Use a Time Multiplier to Get Things Done

by Ron Haynes


viejo relojWhat is a time multiplier? It’s anything that allows you to accomplish more in a shorter amount of time. You don’t even have to be there to use a time multiplier. In essence, you “clone” yourself. Ever wished you had a body double to do a few things for you? When you use a time multiplier, that’s what you’re getting.

Time is your most precious resource. It’s is certainly the most scarce resource you have because once it’s spent, you can never get it back. Time is the stuff that life is made of and we should never waste it, nor should we ever be “just be killing time.”

Killing time murders opportunities but time multipliers CAN resurrect them.

Examples of time multipliers:

Delegation
The simple act of delegating a task is a time multiplier because it frees you up to do something else. Don’t do anything that you can (or should) delegate to someone else…even if you are better at it. I knew a CEO that was the best in the company at pulling a materials order, but his time wasn’t best utilized by performing that task. He was best suited to leading the company and insuring it’s long term viability.

But beware: never delegate a task that’s part of your job description.

Screening Phone Calls
Establishing a time during the day to return all your phone calls and emails will allow time to get things done you simply must get done. Many times a phone call is a complete waste of time. Be sure you set up your answering message to say that you will get back with that person at a specified time and be sure you do. My phone message asks the caller to leave specific, detailed information about why they are calling so I can work to resolve any situation as soon as possible. Your time is multiplied because you can focus on your work, rather than having constant interruptions.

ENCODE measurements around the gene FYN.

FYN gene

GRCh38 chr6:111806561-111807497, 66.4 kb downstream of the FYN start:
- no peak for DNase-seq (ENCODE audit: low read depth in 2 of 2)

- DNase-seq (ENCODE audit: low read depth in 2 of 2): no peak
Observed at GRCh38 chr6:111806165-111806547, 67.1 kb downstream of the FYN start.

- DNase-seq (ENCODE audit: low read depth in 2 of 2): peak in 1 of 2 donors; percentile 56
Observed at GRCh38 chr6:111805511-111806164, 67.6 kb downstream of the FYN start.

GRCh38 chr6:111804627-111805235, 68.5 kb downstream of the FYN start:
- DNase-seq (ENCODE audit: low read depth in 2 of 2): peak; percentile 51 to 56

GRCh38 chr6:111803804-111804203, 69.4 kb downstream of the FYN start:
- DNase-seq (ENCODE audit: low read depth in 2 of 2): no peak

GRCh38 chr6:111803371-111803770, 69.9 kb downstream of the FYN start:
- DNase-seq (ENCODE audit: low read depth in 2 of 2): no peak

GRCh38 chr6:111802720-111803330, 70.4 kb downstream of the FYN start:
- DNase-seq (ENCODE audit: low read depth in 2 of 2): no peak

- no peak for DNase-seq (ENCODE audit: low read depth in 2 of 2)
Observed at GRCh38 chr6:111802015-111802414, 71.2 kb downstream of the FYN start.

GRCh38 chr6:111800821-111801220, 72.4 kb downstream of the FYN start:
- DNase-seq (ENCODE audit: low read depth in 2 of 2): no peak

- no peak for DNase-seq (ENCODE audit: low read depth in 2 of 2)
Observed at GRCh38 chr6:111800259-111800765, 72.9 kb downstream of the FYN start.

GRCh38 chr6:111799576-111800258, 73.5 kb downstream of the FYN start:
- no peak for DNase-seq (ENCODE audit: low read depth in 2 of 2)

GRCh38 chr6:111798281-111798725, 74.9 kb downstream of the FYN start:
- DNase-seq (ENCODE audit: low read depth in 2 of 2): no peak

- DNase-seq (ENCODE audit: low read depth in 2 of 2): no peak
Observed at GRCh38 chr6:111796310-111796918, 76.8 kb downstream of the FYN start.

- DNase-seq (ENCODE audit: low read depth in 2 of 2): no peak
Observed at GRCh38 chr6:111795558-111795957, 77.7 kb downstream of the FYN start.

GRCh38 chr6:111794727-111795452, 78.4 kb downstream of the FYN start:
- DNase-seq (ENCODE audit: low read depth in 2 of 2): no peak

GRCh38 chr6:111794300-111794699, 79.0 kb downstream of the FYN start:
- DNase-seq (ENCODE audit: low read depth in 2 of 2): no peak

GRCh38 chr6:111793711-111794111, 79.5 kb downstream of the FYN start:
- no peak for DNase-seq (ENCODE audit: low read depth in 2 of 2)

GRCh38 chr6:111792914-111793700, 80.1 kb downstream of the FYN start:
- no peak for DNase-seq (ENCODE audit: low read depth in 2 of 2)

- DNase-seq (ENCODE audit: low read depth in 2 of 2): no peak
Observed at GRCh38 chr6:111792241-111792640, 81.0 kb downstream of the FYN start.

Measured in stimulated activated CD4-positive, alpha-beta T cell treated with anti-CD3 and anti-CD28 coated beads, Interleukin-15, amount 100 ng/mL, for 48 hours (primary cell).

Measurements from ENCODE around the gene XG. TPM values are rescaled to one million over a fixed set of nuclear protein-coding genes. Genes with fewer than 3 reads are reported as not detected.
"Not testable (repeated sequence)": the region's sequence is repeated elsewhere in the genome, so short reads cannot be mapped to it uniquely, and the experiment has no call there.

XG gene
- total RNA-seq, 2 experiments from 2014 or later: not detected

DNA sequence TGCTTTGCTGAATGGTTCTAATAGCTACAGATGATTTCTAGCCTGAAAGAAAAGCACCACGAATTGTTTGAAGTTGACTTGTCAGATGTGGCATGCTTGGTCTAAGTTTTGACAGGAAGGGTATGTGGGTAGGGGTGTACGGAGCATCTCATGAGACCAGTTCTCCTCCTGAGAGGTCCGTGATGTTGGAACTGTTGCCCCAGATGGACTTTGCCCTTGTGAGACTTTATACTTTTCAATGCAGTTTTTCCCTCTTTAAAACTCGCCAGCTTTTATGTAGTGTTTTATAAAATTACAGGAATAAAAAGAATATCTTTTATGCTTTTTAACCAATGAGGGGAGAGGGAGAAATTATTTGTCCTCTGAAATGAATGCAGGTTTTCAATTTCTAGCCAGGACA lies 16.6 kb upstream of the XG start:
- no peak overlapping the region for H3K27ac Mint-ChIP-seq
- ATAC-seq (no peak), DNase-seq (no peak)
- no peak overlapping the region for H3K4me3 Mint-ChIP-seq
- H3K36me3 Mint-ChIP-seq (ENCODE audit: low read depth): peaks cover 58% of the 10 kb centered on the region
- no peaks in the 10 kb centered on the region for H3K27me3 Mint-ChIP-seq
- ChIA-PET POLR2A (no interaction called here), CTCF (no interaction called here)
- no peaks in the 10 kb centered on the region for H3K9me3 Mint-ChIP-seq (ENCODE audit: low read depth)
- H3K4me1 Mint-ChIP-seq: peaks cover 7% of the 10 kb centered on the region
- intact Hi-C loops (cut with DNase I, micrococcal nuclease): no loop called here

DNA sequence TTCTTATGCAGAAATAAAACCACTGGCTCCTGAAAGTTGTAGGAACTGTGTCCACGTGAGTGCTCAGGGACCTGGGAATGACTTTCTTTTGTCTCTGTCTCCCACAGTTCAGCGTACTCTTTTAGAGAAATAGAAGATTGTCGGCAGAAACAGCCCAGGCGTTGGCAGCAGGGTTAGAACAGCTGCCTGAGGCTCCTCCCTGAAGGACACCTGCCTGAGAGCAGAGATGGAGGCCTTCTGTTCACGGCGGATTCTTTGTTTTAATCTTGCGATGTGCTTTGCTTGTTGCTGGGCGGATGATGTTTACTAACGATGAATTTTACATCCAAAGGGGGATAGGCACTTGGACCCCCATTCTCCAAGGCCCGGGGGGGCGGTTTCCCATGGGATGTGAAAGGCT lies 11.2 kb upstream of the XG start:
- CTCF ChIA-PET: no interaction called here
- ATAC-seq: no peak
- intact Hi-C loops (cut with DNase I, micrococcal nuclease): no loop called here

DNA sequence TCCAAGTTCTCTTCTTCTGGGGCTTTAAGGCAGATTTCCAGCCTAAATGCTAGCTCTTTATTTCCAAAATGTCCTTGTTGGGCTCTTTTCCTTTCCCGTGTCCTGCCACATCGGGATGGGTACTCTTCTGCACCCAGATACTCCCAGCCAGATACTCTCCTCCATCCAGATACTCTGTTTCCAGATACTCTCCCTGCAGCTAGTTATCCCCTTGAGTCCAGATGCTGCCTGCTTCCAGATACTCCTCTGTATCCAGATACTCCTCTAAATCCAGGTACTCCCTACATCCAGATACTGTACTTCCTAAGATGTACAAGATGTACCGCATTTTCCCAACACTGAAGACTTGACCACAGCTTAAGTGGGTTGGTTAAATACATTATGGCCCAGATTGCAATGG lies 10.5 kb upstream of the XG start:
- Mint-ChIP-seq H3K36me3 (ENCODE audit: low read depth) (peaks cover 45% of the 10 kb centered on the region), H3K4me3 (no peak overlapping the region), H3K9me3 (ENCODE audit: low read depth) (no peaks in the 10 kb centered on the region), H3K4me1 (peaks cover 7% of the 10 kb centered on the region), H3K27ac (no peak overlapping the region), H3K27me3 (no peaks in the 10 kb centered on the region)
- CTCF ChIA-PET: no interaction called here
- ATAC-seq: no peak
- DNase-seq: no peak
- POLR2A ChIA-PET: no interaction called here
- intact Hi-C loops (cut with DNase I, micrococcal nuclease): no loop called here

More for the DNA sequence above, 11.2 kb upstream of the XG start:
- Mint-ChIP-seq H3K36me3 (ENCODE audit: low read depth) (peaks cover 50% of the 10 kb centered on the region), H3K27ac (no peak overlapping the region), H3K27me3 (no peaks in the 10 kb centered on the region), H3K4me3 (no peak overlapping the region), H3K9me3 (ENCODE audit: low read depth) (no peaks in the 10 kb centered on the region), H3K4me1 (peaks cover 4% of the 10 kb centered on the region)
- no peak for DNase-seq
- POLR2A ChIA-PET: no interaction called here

Eliminating Time Wasting Activities
I’m guilty of it too, I watch worthless junk on TV. But I can also get caught up with excessive “Stumbling,” cruising YouTube, or tweaking this blog over and over. I feel quite certain that you, as a reader, don’t really care where the horizontal break line is on the sidebar. When I refuse to participate in time wasting activities at work or at home, I am continually amazed at how much I get accomplished. My wife is fond of “No TV Sundays” and our entire family gets caught up on things we really shouldn’t be behind on in the first place.

Creative Procrastination
You creatively procrastinate by avoiding any activity that doesn’t propel you toward your goals. Keep putting off those time wasting activities and pretty soon, they’ll go away. Creative procrastination is a time multiplier because it keeps you working on your highest priority items rather than spending your time on lower priority time wasters.

Planning and Preparation
Creating a game plan for the next day and watch your productivity soar. No athletic coach would allow his or her players to start a competition without a game plan, so plan your game. Sometimes all you need is a simple prioritized To Do list to keep you and your activities on track. Make sure it’s a prioritized list because a scattered list wastes more time than no list because it’s directionless. Always plan tomorrow’s work the day before. Abraham Lincoln once said:

“If I had 8 hours to chop down a tree, I’d spend 6 hours sharpening my axe.”